The Tenth Amendment reserves state sovereignty where the federal government is not constitutionally authorized to act. Although states have the right, under the Tenth Amendment, to challenge federal regulatory schemes that “commandeer” state legislatures, it is unclear whether private citizens have standing to pursue such claims. In Medeiros v. Vincent, the First Circuit Court of Appeals considered whether lobsterman Stephen Medeiros had standing to bring a Tenth Amendment “commandeering” claim against the Atlantic States Marine Fisheries Commission (ASMFC) and the Rhode Island Department of Environmental Management (DEM). Following Supreme Court precedent, the First Circuit held that private citizens do not have standing to challenge federal legislation under the Tenth Amendment. . . .
- Congratulations to the Volume LIV Front Office!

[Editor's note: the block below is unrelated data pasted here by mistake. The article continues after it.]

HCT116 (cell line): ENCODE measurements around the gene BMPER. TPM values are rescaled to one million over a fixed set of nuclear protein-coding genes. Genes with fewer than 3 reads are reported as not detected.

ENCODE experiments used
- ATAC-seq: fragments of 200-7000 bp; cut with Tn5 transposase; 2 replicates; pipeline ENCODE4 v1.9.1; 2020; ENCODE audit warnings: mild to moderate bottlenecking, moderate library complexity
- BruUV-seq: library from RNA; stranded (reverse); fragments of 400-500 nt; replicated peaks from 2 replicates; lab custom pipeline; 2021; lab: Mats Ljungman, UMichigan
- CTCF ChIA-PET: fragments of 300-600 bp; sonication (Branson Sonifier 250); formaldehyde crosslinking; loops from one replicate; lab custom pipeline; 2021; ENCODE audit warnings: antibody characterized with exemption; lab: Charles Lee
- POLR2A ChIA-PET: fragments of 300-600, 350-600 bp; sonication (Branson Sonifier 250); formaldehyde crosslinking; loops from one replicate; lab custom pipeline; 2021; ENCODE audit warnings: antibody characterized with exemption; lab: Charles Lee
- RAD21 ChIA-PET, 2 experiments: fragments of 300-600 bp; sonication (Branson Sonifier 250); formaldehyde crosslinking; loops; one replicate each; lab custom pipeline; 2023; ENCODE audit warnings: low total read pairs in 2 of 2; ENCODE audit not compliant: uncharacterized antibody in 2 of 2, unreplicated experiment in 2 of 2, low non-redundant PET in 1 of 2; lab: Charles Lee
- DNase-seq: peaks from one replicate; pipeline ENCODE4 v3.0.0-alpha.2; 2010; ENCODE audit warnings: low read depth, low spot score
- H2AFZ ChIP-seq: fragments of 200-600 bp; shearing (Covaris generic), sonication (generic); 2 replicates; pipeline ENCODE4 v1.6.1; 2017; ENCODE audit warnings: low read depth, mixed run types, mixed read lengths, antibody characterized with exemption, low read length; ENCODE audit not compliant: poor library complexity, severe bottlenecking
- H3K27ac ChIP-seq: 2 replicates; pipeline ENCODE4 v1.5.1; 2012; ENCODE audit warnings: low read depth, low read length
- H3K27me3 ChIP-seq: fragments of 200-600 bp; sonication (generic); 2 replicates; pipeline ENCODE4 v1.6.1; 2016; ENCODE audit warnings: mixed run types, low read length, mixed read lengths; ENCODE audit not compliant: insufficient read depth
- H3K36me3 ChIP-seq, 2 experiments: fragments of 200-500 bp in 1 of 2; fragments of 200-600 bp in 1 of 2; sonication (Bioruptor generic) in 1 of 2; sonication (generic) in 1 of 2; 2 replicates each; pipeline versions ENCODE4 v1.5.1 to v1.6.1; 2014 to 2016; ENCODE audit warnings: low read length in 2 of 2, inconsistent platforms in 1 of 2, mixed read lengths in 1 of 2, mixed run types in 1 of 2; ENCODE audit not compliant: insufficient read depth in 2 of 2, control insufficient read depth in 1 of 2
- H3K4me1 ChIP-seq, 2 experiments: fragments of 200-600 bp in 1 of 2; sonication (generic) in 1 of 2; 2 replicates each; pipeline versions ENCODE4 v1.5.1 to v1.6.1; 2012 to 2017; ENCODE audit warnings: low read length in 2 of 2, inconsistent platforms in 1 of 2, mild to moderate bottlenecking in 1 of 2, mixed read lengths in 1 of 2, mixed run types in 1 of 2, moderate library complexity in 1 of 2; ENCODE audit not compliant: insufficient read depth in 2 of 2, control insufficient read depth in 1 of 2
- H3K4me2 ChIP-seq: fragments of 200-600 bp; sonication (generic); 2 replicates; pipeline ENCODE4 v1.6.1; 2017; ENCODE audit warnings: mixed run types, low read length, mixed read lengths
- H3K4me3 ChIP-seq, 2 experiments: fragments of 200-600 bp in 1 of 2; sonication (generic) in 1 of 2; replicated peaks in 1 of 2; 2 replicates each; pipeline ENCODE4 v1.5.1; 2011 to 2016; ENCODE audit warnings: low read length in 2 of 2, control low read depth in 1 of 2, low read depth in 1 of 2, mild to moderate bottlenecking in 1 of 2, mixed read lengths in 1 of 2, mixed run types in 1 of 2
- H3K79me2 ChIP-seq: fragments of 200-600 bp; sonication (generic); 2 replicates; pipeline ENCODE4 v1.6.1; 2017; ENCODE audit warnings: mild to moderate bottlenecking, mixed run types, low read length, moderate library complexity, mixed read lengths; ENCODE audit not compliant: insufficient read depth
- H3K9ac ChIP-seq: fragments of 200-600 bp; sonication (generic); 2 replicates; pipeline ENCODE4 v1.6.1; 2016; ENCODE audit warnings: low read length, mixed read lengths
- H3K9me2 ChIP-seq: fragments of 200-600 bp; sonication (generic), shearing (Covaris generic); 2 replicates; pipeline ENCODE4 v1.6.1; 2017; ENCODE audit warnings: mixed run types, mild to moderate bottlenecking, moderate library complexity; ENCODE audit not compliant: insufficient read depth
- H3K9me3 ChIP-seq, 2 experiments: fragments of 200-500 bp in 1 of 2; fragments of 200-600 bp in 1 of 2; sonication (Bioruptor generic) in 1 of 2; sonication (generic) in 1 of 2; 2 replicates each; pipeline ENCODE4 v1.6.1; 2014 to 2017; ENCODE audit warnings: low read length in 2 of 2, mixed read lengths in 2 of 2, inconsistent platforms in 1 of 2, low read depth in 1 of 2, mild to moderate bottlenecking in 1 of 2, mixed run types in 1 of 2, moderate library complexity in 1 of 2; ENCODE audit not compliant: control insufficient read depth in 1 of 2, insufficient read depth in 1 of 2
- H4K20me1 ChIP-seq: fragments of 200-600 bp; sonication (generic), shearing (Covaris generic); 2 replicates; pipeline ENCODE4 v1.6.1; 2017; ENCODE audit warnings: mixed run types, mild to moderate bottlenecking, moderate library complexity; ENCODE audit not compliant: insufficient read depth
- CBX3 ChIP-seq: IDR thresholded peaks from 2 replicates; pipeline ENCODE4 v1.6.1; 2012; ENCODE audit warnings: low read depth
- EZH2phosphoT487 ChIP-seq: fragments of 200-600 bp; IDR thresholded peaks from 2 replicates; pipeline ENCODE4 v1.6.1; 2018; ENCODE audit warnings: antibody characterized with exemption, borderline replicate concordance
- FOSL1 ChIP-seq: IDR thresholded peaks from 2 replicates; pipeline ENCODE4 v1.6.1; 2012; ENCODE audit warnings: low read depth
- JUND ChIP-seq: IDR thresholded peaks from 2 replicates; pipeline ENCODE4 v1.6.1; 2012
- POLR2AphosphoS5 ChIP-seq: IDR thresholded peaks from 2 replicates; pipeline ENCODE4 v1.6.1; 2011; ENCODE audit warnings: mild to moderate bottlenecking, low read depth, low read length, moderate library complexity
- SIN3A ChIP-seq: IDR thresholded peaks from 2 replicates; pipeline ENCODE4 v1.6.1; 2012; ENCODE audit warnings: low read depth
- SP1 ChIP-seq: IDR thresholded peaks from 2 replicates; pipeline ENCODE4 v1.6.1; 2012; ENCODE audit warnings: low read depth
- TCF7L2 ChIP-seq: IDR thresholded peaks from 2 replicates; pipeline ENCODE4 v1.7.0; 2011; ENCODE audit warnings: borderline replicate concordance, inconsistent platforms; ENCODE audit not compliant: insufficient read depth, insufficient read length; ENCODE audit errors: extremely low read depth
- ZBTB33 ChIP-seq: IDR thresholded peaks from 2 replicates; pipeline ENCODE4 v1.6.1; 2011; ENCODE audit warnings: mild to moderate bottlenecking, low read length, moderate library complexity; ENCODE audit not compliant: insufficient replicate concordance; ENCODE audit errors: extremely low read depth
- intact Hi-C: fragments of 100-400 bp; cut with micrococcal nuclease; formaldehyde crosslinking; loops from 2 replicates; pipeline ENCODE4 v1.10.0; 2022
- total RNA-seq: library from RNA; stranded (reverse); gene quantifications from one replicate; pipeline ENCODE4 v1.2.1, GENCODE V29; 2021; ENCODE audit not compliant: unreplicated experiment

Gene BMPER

- Constitutional Law – The Big Picture: Applying Heightened Protection to Digital Cameras – Commonwealth v. Mauricio, 80 N.E.3d Mass. 318 (Mass. 2017)
- The Perpetual Problem with Semantics: Reconciling Inconsistencies Amid Payton, Steagald, the Fourth Amendment, and Invasive Technologies
- Police Misconduct: Ineffective Police Department Complaint-Review Procedures and the Proposition of Corrective Federal Oversight
- Bridging the Gap: Providing “Access to Justice” for Middle-Market Litigants